Group C gets started on Saturday afternoon when Didier Deschamps' France side face the Socceroos in Kazan, while Denmark and Peru will have to wait a few more hours to get started.
Les Bleus are strong favourites to emerge from this group unscathed, and in a strong position to launch a significant assault on the tournaments' latter stages.
At Brazil in 2014, France romped through their group, winning two matches and drawing one. For the Aussies, though, the trip was short-lived; three straight defeats sent the Socceroos home with their tails between their legs.
France boasts an array of attacking talent this time around, their 23-man squad limit not large enough to accommodate the likes of Karim Benzema and Alexandre Lacazette.
Can the French get their campaign off to a flyer...?
1. The start of the Antoine Griezmann show?
Widely regarded as a genuine contender for the tournaments' Golden Boot, the Atletico Madrid man will carry a large share of the goal scoring responsibility for his country, though he's far from lonely.
Griezmann has been one of Europe's hottest properties for some time, and his value - and amount of suitors - is ever increasing.
His involvement in the 2014 World Cup was rather limited, the then-23-year-old was named in the squad after a string of good performances in the warm-up fixtures.
This tournament is set-up nicely for Griezmann to make a household name for himself on the biggest stage of them all. He's hungry to score goals, to do well and to help his country succeed.
2. Which attacking cards to play?
The depth in quality in the French attack, or attack-minded players, is extraordinary - arguably the biggest in the tournament.
The aforementioned Griezmann is joined by Chelsea's Olivier Giroud, young guns Kylian Mbappe and Ousmane Dembele, hot property Nabil Fekir and Marseille's Florian Thauvin.
It's a nice dilemma for Deschamps to have, a luxury, but which of those players will work best in his desired system?
The pace and raw talent of Mbappe and Dembele is a combination and partnership that the football world can't wait to see develop, but at only 19 and 21-years-of-age, is it too soon to heap such pressure on their shoulders?
Deschamps will probably opt to use the pair of them rotationally while blooding them in with the more experienced forwards in the side.
Griezmann will hope to feature heavily as will Giroud, who is the teams' top scorer.
It's a nice position for Deschamps to be in, but how does he keep such a plethora of talent happy and playing?
3. Can Australia banish the ghosts of 2014?
The Aussies were only one of three sides to finish the group stages with no points though their group was rather intimidating; Spain, The Netherlands, and Chile.
This time around, games with Denmark and Peru await the Socceroos, and so on paper, this first fixture may be the most difficult to get something from.
The pre-tournament hype and buzz about the French squad, though, is warranted, and it may well prove to be too much for them to handle this time around.
The second and third games may be the subject of slightly heavier focus, and the runner-up spot in this group is there for the taking.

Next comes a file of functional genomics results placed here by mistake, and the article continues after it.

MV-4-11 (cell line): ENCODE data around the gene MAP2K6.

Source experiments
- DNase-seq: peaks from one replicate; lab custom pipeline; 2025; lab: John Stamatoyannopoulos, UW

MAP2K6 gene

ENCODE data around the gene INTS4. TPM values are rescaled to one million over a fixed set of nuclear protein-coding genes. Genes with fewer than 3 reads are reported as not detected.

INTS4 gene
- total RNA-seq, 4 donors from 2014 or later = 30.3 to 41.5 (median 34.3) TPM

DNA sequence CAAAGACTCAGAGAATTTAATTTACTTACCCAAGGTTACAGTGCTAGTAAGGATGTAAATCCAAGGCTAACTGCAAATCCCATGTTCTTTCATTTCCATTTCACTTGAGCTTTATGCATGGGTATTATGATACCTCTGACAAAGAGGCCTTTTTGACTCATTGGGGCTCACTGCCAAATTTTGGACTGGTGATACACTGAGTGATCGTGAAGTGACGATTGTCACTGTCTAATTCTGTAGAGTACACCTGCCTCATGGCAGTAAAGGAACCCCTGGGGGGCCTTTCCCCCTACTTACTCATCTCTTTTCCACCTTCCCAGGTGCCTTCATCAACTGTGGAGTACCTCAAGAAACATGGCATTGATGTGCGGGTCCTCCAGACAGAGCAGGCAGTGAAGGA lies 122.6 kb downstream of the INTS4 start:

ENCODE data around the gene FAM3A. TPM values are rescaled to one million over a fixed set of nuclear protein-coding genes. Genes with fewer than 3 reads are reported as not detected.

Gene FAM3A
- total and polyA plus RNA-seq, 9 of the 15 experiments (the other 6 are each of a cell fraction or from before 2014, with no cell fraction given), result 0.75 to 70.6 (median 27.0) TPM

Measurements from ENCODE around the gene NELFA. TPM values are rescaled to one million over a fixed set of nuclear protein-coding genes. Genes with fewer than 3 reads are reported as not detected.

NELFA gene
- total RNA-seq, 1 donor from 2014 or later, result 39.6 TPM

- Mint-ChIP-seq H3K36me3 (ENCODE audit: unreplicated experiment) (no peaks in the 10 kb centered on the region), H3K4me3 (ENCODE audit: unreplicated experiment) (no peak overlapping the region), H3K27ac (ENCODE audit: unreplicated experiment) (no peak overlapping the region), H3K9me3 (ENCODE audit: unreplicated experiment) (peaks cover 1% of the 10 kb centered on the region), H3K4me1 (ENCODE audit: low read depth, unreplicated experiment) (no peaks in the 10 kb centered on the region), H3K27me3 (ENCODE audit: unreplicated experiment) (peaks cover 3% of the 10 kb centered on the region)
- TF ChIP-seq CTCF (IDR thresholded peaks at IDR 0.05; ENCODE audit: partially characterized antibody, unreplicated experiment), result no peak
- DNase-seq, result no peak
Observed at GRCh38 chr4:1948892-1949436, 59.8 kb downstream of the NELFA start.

4. Youthful, energetic French midfield
It's not only up front that the French will showcase real quality; their midfield options are aplenty, too.
Juventus' Blaise Matuidi is the oldest member of the squad in that area, and at 31, he may well be playing in his final World Cup. Around him is the exciting, high potential trio of Paul Pogba, Corentin Tolisso, and Thomas Lemar, who are all 25-years-old or younger.
Deschamps' selected midfield are all capable, technical and industrious players. Kante has made a name for himself for his hard work and determination while Pogba has an enormous potential to fill on the back of a sub-par domestic season.
Tolisso and Lemar are both prized possessions for their domestic clubs, the former having a solid, breakout campaign at Bayern Munich.
Much like the dilemma up front, Deschamps must choose a balanced midfield. It's difficult to see Kante being omitted, limiting the chances for the younger players.
5. Can the Aussie midfield contain the French style?
Deschamps will look for his side to play the ball fast and utilise the frightening pace he has at his disposal.
Veteran Mile Jedinak and Huddersfield Town main man Aaron Mooy and Celtic's Tom Rogic will have the unenviable task of shutting down the French midfield. Their ability to get close to the likes of Matuidi or Pogba will be key to stopping attacks from the source.
Kante is tireless, and the Aussie duo will know they will be in for a long, distance-heavy shift.
Mooy comes into this World Cup off the back of a hugely positive season for him and Huddersfield, his performances have been admirable and he can take lots of credit for helping preserve his sides' top-flight status.
Rogic linked up with his national side fresh from yet another title-winning campaign in Scotland, while Jedinak's Aston Villa fell just short in the Championship's playoffs.
Although heavy underdogs, the Aussie midfield won't come into this one short on confidence.
Listen to the RealSport football writers discuss Group C in Kremlins in the Basement: RealSport’s daily World Cup podcast.